Battleground Pennsylvania: A look at the 2020 Election in Potter & McKean Counties


COUDERSPORT, Pa. (WIVB-TV) – On Thursday night, the gap was narrowing in Pennsylvania. 

Thursday afternoon, President Donald Trump was leading the race in the Keystone state by more than 115,000 votes. By Thursday night, Joe Biden closed the gap to just 26,000 votes, according to CBS.

“Pennsylvanians have more choices on how they’ve been able to vote this year than they’ve ever had in the history of the Commonwealth,” noted Pennsylvania Secretary of State Kathy Boockvar Thursday afternoon. 

The addition of mail-in ballots has big a big difference-maker in the 2020 election. Even in some of the most rural of Pennsylvania’s 67 counties, the numbers increased substantially. 

“On a normal Presidential year, like in 2016, I believe the number we sent out was like 700 absentee ballots. This year for 2020, we mailed out 1,958,” said Sandra Lewis, the Elections Director in Potter County. 

Potter County – like much of the state’s Northern Tier, where there are several times as many registered Republicans as there are Democrats – got back nearly 1,600 of those ballots. 

Both Potter and McKean report higher voter turnout this year, with McKean County up 8 percent from 2016.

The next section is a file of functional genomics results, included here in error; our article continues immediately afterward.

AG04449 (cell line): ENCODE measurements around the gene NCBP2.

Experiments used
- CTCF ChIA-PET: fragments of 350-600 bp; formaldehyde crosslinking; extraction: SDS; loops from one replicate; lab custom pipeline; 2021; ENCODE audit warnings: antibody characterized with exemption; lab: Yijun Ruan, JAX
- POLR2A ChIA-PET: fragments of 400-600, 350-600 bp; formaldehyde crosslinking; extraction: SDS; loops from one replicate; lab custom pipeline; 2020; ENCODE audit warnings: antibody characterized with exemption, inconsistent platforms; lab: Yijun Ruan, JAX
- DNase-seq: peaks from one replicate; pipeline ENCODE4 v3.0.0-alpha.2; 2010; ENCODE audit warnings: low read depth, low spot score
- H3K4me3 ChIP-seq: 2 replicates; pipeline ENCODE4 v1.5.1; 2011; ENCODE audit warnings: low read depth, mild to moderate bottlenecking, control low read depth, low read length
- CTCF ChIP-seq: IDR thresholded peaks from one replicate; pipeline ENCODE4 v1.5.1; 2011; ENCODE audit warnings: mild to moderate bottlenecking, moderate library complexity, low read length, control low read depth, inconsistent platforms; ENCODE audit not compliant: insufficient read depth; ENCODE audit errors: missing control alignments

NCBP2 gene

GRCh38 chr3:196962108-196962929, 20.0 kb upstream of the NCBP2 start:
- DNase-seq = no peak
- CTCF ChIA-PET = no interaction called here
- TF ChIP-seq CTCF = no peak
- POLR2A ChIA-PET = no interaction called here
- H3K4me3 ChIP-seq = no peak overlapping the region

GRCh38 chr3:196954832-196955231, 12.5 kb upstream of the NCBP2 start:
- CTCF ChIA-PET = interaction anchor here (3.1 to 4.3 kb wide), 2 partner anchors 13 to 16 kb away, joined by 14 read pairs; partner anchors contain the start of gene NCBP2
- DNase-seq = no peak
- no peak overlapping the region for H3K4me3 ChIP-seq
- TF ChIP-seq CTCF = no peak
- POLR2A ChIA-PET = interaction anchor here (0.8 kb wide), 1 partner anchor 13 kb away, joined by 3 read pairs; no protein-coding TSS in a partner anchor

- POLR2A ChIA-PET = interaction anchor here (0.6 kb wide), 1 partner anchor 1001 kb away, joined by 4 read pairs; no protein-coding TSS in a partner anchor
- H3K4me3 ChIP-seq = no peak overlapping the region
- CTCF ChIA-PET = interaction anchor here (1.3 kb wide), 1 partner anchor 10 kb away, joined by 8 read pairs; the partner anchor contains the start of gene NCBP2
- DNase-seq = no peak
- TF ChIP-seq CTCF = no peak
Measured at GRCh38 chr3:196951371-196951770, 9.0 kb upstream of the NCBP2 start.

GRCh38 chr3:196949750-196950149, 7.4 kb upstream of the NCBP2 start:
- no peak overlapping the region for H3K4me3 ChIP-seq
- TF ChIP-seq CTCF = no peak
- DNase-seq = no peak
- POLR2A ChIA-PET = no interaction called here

“So in 2016, we had 829 absentees that we sent out, and this year, the absentee and mail-in numbers are together, and we had 4,937,” said Lisa Pratt, the Elections Director in McKean County. 

Neither county had drop boxes for absentee or mail-in ballots like many of New York’s counties got to help ease mail skepticism. Both counties, however, to deliver their ballots in person. 

Ballot counting across the state was still underway Thursday night. 

“I know all of you, everybody around the country, around the state are eagerly awaiting, and I can tell you the counties are too,” said Boockvar during a press conference. “They are really taking their time, making sure that every single voter in the Commonwealth who has cast their ballot is having those ballots accurately and securely counted.” 

“We knew that this was going to be a very eyes-on-us the state election, so we just…we made sure that our job was done, and we did it correctly, and we just knew that it was going to be a little bit of a challenge, but we moved forward,” said Lewis. 

Pratt stopped short of calling this a higher-pressure election than in years’ past but did note mail-in ballots and it being a Presidential election year added to the workload. 

“So those two things combined, we needed a little more staff than normal. It’s just been a lot busier than normal,” Pratt said. 

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